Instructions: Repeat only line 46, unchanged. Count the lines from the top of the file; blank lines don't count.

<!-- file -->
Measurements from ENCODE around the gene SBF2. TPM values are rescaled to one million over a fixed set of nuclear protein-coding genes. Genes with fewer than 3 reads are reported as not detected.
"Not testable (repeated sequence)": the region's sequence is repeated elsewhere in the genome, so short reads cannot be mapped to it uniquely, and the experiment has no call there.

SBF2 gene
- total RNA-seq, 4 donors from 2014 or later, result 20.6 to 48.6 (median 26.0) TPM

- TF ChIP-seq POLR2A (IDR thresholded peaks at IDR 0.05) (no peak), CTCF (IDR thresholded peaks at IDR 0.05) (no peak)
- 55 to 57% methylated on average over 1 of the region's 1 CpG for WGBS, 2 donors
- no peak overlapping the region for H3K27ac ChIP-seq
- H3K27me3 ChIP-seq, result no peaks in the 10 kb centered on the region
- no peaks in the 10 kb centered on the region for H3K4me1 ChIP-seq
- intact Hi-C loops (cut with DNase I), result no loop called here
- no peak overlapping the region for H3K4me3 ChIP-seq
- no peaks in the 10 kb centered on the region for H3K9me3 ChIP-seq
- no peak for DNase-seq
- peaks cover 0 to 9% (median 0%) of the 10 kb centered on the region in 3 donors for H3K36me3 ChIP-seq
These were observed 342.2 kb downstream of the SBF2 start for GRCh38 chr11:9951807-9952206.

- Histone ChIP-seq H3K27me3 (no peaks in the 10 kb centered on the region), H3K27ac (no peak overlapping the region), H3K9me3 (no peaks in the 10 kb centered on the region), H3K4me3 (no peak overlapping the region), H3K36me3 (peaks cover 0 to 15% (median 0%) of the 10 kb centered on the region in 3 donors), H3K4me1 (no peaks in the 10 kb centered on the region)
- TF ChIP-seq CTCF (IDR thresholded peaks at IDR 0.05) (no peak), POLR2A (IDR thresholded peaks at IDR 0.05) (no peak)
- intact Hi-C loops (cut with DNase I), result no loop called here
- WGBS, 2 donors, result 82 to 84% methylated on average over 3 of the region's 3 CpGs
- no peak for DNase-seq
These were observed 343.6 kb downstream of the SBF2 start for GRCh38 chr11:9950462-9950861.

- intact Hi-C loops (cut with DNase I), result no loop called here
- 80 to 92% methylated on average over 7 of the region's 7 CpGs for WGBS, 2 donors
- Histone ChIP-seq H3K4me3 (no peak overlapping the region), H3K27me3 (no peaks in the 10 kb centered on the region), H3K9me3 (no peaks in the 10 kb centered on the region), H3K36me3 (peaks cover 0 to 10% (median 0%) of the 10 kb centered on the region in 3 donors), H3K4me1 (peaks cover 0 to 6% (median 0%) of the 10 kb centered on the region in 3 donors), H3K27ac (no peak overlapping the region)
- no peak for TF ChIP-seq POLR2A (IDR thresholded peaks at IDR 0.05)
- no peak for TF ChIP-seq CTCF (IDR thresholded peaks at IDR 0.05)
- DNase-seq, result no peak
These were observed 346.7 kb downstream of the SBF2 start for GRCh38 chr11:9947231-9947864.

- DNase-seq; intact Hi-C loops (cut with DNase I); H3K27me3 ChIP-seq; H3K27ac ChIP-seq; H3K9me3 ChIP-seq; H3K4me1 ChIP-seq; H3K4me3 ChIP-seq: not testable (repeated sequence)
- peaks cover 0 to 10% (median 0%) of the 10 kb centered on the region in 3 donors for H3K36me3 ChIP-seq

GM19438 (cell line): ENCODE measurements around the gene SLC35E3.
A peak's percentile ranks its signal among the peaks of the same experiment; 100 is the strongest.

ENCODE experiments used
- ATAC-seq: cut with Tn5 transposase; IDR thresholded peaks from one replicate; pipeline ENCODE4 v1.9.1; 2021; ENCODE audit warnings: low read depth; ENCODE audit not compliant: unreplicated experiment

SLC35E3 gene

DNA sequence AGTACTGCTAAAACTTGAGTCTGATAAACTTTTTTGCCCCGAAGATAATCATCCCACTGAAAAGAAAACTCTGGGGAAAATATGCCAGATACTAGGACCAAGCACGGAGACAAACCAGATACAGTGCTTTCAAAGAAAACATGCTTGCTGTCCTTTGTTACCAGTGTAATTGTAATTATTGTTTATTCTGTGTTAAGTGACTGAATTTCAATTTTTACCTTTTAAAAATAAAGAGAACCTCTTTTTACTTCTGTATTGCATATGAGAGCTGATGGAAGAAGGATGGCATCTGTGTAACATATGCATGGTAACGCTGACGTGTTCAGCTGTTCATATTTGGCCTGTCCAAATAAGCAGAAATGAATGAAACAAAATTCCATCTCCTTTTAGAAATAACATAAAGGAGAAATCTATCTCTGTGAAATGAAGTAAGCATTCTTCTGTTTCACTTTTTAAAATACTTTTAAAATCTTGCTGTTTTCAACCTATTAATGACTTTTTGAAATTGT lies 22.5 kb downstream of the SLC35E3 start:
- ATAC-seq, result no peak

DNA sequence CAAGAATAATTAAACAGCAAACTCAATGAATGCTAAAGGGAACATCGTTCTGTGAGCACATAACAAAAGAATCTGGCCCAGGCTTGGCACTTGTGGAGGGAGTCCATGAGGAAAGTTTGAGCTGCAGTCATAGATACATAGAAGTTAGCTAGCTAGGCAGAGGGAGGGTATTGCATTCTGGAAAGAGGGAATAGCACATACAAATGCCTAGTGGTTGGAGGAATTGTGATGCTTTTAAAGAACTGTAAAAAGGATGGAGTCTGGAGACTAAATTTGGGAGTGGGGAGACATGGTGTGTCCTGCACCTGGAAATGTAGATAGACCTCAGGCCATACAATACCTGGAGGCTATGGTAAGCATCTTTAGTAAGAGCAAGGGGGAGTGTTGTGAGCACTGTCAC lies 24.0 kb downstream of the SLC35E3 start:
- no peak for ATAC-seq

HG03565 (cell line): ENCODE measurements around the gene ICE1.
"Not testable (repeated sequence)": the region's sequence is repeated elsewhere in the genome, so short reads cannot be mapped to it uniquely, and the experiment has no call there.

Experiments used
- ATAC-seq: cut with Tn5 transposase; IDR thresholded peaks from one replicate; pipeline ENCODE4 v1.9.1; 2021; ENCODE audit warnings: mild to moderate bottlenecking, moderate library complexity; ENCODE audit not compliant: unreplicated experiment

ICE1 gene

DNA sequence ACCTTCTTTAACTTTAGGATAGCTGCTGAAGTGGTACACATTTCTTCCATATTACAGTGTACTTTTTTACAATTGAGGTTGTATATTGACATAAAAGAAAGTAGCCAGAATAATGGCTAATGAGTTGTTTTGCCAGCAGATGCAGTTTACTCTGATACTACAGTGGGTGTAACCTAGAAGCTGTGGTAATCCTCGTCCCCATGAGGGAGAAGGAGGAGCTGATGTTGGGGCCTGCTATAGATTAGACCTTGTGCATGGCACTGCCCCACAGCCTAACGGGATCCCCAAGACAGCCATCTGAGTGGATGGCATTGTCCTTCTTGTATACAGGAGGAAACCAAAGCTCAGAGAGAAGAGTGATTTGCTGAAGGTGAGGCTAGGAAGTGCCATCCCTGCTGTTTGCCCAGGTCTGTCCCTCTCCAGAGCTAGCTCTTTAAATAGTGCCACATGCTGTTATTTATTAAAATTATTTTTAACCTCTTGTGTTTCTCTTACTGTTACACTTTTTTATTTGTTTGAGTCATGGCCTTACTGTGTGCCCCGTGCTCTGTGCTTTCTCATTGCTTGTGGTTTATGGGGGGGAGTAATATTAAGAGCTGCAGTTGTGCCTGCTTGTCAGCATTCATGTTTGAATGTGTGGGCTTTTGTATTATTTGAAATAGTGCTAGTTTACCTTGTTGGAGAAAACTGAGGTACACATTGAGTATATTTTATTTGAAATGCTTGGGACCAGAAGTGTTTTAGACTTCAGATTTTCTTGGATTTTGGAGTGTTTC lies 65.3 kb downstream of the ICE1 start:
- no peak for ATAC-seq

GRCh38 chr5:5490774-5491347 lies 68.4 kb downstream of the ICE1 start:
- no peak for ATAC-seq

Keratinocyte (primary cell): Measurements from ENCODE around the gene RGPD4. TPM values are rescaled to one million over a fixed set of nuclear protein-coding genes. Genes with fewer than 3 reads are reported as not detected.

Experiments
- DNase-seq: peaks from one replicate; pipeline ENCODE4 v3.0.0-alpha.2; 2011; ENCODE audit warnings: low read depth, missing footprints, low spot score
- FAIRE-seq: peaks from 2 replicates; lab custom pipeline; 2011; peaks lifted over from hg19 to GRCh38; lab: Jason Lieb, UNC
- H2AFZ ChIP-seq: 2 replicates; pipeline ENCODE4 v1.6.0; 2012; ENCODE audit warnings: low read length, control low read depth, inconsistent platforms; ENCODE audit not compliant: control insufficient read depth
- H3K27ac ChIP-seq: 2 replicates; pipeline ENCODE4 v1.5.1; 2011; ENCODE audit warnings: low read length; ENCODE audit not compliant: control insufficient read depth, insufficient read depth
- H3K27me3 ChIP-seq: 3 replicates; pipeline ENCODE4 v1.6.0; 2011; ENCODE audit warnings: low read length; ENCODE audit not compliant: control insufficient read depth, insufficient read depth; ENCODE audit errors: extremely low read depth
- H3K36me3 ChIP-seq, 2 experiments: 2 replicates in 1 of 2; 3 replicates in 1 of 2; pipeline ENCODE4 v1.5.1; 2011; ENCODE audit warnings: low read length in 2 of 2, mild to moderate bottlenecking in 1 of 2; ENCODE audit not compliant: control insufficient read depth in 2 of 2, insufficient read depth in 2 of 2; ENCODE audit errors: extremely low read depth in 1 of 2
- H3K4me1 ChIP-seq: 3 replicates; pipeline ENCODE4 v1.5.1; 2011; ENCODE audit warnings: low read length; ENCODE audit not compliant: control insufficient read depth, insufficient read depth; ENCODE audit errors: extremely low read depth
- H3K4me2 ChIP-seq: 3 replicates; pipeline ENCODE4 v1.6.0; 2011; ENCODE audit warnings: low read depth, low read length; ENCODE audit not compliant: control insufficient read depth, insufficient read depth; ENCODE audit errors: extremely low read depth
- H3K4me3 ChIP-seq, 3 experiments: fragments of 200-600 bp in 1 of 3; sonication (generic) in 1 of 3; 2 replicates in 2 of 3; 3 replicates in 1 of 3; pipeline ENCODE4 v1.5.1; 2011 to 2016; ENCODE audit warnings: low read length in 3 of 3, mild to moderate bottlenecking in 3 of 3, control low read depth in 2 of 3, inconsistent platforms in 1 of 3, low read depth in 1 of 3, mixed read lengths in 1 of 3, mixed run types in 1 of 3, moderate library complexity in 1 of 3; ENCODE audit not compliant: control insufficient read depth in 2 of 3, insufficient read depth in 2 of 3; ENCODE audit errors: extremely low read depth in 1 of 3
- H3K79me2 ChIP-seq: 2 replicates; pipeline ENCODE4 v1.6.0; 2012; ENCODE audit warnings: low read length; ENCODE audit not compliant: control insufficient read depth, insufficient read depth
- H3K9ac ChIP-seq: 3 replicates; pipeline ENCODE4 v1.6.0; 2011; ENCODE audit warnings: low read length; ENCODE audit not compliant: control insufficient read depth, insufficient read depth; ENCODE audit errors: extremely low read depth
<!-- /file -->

- no peak for ATAC-seq